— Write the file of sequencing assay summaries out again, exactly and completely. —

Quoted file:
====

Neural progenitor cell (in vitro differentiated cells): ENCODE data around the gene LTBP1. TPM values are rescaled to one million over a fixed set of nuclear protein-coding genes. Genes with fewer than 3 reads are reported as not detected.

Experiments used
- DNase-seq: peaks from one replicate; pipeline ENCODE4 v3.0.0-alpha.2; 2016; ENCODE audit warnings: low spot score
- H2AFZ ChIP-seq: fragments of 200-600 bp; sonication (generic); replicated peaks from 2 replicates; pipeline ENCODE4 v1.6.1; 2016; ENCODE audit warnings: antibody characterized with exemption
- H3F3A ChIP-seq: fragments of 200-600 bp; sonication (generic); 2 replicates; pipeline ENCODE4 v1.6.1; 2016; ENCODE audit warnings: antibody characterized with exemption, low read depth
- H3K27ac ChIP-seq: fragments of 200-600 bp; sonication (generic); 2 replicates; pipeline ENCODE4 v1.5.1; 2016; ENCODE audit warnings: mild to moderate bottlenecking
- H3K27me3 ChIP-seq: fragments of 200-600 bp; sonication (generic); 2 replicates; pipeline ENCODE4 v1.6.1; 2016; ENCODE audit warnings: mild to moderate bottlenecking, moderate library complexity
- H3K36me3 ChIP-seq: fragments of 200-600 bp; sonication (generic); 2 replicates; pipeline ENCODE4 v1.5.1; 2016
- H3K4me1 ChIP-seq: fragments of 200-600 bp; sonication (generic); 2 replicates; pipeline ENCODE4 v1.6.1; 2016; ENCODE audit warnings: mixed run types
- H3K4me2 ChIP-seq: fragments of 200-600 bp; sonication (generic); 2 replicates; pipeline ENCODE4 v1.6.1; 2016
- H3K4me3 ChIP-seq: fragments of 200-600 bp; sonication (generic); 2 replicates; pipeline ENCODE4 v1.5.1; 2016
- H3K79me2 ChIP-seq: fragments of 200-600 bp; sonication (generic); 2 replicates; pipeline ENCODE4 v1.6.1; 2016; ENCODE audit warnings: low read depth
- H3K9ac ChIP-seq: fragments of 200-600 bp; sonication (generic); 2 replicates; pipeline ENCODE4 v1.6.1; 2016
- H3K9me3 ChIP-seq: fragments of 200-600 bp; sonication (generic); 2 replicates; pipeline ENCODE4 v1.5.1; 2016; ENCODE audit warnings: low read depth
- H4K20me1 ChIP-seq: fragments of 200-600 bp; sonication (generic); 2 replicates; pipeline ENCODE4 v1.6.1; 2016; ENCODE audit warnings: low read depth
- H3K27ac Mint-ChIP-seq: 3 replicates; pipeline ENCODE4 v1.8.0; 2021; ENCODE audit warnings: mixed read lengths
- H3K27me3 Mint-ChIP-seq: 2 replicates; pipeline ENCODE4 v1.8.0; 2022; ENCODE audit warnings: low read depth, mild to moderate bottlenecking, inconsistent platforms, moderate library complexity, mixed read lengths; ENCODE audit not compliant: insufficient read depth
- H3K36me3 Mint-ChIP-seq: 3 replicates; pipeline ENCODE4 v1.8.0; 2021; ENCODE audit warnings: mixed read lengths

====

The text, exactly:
Neural progenitor cell (in vitro differentiated cells): ENCODE data around the gene LTBP1. TPM values are rescaled to one million over a fixed set of nuclear protein-coding genes. Genes with fewer than 3 reads are reported as not detected.

Experiments used
- DNase-seq: peaks from one replicate; pipeline ENCODE4 v3.0.0-alpha.2; 2016; ENCODE audit warnings: low spot score
- H2AFZ ChIP-seq: fragments of 200-600 bp; sonication (generic); replicated peaks from 2 replicates; pipeline ENCODE4 v1.6.1; 2016; ENCODE audit warnings: antibody characterized with exemption
- H3F3A ChIP-seq: fragments of 200-600 bp; sonication (generic); 2 replicates; pipeline ENCODE4 v1.6.1; 2016; ENCODE audit warnings: antibody characterized with exemption, low read depth
- H3K27ac ChIP-seq: fragments of 200-600 bp; sonication (generic); 2 replicates; pipeline ENCODE4 v1.5.1; 2016; ENCODE audit warnings: mild to moderate bottlenecking
- H3K27me3 ChIP-seq: fragments of 200-600 bp; sonication (generic); 2 replicates; pipeline ENCODE4 v1.6.1; 2016; ENCODE audit warnings: mild to moderate bottlenecking, moderate library complexity
- H3K36me3 ChIP-seq: fragments of 200-600 bp; sonication (generic); 2 replicates; pipeline ENCODE4 v1.5.1; 2016
- H3K4me1 ChIP-seq: fragments of 200-600 bp; sonication (generic); 2 replicates; pipeline ENCODE4 v1.6.1; 2016; ENCODE audit warnings: mixed run types
- H3K4me2 ChIP-seq: fragments of 200-600 bp; sonication (generic); 2 replicates; pipeline ENCODE4 v1.6.1; 2016
- H3K4me3 ChIP-seq: fragments of 200-600 bp; sonication (generic); 2 replicates; pipeline ENCODE4 v1.5.1; 2016
- H3K79me2 ChIP-seq: fragments of 200-600 bp; sonication (generic); 2 replicates; pipeline ENCODE4 v1.6.1; 2016; ENCODE audit warnings: low read depth
- H3K9ac ChIP-seq: fragments of 200-600 bp; sonication (generic); 2 replicates; pipeline ENCODE4 v1.6.1; 2016
- H3K9me3 ChIP-seq: fragments of 200-600 bp; sonication (generic); 2 replicates; pipeline ENCODE4 v1.5.1; 2016; ENCODE audit warnings: low read depth
- H4K20me1 ChIP-seq: fragments of 200-600 bp; sonication (generic); 2 replicates; pipeline ENCODE4 v1.6.1; 2016; ENCODE audit warnings: low read depth
- H3K27ac Mint-ChIP-seq: 3 replicates; pipeline ENCODE4 v1.8.0; 2021; ENCODE audit warnings: mixed read lengths
- H3K27me3 Mint-ChIP-seq: 2 replicates; pipeline ENCODE4 v1.8.0; 2022; ENCODE audit warnings: low read depth, mild to moderate bottlenecking, inconsistent platforms, moderate library complexity, mixed read lengths; ENCODE audit not compliant: insufficient read depth
- H3K36me3 Mint-ChIP-seq: 3 replicates; pipeline ENCODE4 v1.8.0; 2021; ENCODE audit warnings: mixed read lengths